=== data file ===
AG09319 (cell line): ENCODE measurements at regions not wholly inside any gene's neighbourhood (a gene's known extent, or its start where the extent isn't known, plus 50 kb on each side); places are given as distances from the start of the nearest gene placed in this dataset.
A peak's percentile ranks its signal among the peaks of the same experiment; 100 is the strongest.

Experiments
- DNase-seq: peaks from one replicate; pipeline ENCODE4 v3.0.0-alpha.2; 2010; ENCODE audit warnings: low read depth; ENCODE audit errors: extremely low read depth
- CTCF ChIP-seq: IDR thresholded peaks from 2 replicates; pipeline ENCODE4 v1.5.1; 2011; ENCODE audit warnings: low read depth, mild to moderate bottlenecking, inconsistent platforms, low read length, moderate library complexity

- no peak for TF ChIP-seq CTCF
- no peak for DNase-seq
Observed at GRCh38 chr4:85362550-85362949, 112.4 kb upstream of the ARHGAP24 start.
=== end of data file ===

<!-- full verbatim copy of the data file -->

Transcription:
AG09319 (cell line): ENCODE measurements at regions not wholly inside any gene's neighbourhood (a gene's known extent, or its start where the extent isn't known, plus 50 kb on each side); places are given as distances from the start of the nearest gene placed in this dataset.
A peak's percentile ranks its signal among the peaks of the same experiment; 100 is the strongest.

Experiments
- DNase-seq: peaks from one replicate; pipeline ENCODE4 v3.0.0-alpha.2; 2010; ENCODE audit warnings: low read depth; ENCODE audit errors: extremely low read depth
- CTCF ChIP-seq: IDR thresholded peaks from 2 replicates; pipeline ENCODE4 v1.5.1; 2011; ENCODE audit warnings: low read depth, mild to moderate bottlenecking, inconsistent platforms, low read length, moderate library complexity

- no peak for TF ChIP-seq CTCF
- no peak for DNase-seq
Observed at GRCh38 chr4:85362550-85362949, 112.4 kb upstream of the ARHGAP24 start.